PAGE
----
Early Childhood Education was approved by the board in February and plans are in place for the program to begin at Perkins County Elementary for the 2011-12 school year.
By Jan Rahn
It’s always exciting to start a new school year, but in a few months when the term begins for 2011-12, the atmosphere at Perkins County Elementary will take on a different aura.
Children as young as three will be able to receive a public school educational experience when the district implements Early Childhood Education this fall.
The new program will benefit families in the county who can more easily afford to send their young ones to public school preschool rather than a private preschool.
Everyone is on board with this new program—school administrators, existing private preschool teachers and entities, grateful parents, and especially elementary teachers who see firsthand the positive differences made by educating children during the ages prior to beginning kindergarten.
According to Perkins County Schools Superintendent Tobin Buchanan, the goal of the new program is to provide every child in the district the opportunity to attend preschool by offering it on a sliding scale basis to families of all income levels.
Buchanan said the philosophy of Perkins County Schools Early Childhood Education is not to replace or compete with private preschool institutions, but rather, to get as many children as possible into some education programs prior to reaching kindergarten age—“whether ours, theirs, or somewhere else.”
Teachers often times see a wide range in skill level between kindergartners who have or have not had some early education.
Buchanan sees the obvious need for more education at lower age levels within the Perkins County district.
His experience of early childhood education in other school systems where he has served has been advantageous in putting together a planning team to bring the program into the Perkins County Schools.
Last August a planning team (made up of Superintendent Buchanan, elementary principal Terry Prante, special education teacher Connie Mahnken, private preschool teacher Kami Krajewski, community member Melissa Sauder and Perkins County Head Start instructor Karrie Keith) reviewed many aspects of the program, including taking a survey of parents in the district.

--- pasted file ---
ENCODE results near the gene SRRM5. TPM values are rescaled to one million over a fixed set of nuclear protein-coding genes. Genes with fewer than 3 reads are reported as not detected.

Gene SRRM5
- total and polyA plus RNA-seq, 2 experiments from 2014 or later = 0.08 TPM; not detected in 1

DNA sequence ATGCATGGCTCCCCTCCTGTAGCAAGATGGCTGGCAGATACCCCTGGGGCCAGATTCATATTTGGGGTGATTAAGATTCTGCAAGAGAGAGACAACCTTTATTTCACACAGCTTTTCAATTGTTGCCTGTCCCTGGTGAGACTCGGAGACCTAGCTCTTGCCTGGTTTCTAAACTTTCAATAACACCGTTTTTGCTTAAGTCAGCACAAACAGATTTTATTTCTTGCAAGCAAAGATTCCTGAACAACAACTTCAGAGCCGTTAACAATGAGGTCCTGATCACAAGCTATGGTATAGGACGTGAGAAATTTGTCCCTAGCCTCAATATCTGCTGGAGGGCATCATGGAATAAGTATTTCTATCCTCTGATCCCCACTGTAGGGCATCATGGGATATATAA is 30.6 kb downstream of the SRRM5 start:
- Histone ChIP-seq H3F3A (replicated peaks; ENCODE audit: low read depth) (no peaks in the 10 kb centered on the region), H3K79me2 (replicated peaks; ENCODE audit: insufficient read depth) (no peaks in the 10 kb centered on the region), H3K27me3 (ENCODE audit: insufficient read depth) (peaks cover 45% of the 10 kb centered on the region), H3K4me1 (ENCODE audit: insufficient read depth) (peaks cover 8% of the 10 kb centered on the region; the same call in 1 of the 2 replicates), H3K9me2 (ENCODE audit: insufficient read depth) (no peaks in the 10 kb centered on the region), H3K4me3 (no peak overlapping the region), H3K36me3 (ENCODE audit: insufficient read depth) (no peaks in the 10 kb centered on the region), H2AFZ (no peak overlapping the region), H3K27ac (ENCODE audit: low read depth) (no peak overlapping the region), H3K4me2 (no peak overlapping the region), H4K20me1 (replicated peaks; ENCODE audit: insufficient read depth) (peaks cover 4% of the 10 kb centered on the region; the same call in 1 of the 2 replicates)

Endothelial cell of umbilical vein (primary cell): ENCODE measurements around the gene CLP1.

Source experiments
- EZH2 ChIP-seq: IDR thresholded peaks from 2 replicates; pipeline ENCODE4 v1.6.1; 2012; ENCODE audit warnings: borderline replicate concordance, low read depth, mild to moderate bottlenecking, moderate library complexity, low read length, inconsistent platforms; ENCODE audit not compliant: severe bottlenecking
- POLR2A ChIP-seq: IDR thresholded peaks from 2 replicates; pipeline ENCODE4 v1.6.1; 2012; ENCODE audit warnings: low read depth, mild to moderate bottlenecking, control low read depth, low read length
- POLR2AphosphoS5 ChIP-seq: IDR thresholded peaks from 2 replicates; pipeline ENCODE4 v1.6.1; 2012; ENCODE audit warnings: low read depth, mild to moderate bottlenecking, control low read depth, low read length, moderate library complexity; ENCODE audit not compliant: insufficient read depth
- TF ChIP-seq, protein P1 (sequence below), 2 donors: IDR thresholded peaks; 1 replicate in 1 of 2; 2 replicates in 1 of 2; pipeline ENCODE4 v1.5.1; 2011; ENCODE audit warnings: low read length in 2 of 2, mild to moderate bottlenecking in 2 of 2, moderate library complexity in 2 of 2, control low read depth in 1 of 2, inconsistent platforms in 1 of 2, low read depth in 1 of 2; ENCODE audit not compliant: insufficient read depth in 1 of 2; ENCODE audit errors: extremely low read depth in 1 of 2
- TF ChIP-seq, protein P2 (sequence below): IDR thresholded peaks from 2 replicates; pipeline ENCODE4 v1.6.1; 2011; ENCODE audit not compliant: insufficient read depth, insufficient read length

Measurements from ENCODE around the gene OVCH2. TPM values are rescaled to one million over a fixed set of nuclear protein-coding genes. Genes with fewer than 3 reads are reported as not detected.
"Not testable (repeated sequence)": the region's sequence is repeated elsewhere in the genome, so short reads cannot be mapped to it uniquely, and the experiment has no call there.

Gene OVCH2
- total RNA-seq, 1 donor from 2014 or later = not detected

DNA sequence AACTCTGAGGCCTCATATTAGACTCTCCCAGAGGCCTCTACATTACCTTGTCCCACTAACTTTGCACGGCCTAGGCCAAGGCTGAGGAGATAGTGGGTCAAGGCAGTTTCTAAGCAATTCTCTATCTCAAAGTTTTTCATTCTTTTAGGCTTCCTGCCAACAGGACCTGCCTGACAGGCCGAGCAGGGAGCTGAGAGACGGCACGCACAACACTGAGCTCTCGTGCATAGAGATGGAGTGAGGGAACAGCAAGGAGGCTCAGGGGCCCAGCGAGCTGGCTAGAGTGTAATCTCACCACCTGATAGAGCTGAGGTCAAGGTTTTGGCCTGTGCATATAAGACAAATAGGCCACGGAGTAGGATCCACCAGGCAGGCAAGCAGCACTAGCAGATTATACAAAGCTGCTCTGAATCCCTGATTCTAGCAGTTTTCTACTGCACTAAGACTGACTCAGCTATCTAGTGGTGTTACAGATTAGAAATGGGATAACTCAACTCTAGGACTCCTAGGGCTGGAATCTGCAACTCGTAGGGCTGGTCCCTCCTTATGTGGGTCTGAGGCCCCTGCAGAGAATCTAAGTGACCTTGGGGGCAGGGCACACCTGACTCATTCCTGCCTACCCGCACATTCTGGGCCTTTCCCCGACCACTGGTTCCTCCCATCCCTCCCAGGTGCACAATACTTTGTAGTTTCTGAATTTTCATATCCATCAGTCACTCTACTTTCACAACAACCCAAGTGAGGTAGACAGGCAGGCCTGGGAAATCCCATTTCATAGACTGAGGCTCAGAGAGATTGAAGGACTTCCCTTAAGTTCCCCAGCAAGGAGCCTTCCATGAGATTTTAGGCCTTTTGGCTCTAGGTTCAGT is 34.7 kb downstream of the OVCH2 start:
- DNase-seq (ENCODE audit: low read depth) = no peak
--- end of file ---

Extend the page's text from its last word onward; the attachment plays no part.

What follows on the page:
Buchanan said out of a total of 70 surveys completed, 30 parental responses indicated there would be age-appropriate children in their household who could attend preschool within the designated time frame, and yes, they would consider sending their children if the program was offered at the school.
“The survey results indicate that there are children out there who do not have access to an early childhood experience for one reason or another. For some it is simply a matter of cost,” said Buchanan.
There are approximately 30-35 children in the age range of two to four who could be served within the next three years.
The Early Childhood Education Program was approved by the Perkins County Board of Education during their February meeting.
The program has quickly taken flight and much is already in place for the program to begin, including a designated classroom. Connie Mahnken, elementary special ed teacher, has been hired as the preschool teacher and case manager for children with disabilities who can enter the program. Mahnken has both special education certification and early childhood certification.
The district has hired private preschool educator Kami Krajewski as a para in the new program. Krajewski has an associate degree in early childhood education.
Due to strict state guidelines, paras must also meet criteria to become a part of the school’s new preschool education being offered.
“Everyone’s goal is to get as many kids as possible into this program,” said Buchanan, explaining it is not mandatory, nor is it to replace or put private preschools out of business.
“It’s just another option for parents to look at,” he said.
The program will be offered to families on a sliding pay scale that reflects the school lunch program qualifications.
Frequently Asked Questions—Early Childhood Education
Q: Why is Perkins County Schools implementing an early childhood program when we already have private pre-schools in our community?